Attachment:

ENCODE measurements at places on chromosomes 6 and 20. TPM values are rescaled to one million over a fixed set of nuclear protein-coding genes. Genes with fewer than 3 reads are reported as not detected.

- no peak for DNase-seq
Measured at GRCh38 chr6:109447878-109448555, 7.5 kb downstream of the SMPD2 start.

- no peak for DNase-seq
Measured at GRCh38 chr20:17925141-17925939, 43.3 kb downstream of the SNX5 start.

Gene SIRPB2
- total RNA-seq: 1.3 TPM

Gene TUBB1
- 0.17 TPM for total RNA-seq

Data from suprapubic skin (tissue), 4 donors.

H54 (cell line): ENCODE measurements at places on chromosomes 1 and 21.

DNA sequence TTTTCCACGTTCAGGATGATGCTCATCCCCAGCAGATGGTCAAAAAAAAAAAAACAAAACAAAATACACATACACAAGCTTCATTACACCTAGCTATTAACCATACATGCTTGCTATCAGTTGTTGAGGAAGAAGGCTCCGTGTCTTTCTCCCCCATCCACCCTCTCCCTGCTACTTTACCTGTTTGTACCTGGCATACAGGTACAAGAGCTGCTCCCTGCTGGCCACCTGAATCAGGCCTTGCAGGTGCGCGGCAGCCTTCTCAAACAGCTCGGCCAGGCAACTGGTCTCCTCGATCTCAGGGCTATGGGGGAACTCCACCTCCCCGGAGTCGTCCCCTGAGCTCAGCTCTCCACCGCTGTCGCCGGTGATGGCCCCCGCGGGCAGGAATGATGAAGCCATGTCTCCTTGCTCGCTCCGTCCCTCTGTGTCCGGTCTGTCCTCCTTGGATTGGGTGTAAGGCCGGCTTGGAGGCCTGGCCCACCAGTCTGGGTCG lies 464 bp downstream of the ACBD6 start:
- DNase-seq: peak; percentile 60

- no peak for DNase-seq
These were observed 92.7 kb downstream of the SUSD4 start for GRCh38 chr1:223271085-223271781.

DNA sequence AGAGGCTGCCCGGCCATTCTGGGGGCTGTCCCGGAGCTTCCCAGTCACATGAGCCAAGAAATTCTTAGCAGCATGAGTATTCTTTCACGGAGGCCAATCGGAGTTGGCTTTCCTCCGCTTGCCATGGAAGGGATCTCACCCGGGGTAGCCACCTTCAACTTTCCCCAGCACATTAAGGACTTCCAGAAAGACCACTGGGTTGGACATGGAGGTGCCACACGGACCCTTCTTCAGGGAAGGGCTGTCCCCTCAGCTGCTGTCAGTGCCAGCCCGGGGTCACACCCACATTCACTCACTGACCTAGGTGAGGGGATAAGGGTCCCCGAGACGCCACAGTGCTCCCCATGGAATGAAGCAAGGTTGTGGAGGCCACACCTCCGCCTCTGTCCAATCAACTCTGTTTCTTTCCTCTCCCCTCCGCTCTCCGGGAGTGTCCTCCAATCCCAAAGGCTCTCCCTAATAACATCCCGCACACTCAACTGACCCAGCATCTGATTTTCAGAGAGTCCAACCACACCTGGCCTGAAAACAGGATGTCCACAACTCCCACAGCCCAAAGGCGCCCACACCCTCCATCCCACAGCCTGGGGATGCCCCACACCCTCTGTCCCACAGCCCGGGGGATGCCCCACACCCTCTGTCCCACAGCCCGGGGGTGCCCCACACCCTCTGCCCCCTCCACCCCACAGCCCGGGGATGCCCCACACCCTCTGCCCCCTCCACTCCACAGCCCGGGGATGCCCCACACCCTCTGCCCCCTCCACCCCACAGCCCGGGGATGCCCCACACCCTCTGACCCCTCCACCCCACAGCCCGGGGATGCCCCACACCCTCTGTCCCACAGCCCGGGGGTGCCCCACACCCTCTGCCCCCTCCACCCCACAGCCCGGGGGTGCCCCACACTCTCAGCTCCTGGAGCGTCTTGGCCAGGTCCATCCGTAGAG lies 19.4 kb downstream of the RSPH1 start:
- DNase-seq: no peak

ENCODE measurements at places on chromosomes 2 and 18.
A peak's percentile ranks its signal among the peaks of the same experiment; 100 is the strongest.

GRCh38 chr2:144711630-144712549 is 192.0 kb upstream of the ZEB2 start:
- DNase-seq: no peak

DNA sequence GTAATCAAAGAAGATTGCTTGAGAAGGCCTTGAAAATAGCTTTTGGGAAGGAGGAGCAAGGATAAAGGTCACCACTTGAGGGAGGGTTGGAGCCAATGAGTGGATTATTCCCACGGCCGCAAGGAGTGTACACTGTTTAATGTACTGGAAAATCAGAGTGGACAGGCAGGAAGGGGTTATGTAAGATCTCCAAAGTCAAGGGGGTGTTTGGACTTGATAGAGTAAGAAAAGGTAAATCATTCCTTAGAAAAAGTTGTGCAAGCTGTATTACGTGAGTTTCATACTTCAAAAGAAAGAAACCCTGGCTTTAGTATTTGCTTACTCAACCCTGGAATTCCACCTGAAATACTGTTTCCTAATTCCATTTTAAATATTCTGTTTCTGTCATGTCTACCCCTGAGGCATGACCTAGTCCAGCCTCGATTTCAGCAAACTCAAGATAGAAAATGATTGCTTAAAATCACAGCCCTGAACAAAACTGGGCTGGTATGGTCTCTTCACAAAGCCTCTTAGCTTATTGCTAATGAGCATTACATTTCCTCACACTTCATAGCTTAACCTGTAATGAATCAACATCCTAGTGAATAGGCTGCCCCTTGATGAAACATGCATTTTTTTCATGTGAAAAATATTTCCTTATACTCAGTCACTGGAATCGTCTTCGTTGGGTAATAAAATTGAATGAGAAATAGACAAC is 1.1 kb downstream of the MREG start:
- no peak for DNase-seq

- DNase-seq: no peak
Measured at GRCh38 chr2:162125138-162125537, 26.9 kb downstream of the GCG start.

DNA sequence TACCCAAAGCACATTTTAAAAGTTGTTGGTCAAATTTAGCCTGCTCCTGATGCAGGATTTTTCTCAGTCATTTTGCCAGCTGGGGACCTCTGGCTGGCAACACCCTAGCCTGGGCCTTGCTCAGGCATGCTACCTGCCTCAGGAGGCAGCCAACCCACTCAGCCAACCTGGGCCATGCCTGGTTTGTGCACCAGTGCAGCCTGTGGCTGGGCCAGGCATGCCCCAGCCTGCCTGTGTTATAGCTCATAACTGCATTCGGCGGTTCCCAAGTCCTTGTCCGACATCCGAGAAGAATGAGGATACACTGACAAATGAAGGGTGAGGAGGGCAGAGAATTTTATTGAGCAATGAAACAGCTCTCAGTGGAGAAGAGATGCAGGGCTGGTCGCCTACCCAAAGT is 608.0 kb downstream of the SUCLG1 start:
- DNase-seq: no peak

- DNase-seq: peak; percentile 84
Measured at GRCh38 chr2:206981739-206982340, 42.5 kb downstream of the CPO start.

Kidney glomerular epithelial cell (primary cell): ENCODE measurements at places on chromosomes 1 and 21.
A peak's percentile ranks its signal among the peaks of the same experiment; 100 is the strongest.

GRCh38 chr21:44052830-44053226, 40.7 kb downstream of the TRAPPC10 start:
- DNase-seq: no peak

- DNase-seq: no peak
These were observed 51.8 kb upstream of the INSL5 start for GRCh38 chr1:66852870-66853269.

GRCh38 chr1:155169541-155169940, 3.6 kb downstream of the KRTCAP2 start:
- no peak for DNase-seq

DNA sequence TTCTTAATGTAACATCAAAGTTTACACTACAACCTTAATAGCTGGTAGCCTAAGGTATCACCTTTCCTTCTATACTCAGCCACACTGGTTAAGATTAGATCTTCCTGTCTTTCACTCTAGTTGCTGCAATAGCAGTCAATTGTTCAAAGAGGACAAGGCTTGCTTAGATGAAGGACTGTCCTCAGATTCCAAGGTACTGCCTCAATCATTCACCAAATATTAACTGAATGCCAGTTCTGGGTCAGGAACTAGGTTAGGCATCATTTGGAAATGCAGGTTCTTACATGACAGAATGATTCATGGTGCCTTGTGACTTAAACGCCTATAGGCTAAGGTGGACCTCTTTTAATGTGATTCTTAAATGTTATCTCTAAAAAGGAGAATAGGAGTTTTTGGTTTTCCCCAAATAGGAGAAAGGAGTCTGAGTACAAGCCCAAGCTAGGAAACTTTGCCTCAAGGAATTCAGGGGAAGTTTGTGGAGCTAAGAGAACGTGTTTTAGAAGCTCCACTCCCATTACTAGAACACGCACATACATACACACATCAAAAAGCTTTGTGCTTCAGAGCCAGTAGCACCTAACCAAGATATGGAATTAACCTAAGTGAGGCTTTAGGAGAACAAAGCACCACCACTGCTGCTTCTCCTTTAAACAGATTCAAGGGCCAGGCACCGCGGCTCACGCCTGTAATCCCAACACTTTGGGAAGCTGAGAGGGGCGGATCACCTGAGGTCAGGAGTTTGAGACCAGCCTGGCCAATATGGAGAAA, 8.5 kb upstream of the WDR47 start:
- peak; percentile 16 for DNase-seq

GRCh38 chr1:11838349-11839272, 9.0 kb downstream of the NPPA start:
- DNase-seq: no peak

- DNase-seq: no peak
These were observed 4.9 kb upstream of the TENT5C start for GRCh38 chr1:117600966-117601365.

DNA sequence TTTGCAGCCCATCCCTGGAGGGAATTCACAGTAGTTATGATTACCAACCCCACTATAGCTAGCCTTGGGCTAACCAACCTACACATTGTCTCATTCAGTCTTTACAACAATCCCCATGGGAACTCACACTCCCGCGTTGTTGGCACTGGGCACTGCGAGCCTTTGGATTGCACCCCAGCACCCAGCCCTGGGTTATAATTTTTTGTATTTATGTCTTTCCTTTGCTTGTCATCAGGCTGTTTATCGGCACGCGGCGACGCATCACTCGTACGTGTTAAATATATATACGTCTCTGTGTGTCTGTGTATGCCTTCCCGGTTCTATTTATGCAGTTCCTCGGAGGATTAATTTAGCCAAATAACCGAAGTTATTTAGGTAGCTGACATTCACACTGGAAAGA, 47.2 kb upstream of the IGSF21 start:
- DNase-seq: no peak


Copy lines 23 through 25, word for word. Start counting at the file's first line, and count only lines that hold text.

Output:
- no peak for DNase-seq

- DNase-seq: no peak
Measured at GRCh38 chr2:162125138-162125537, 26.9 kb downstream of the GCG start.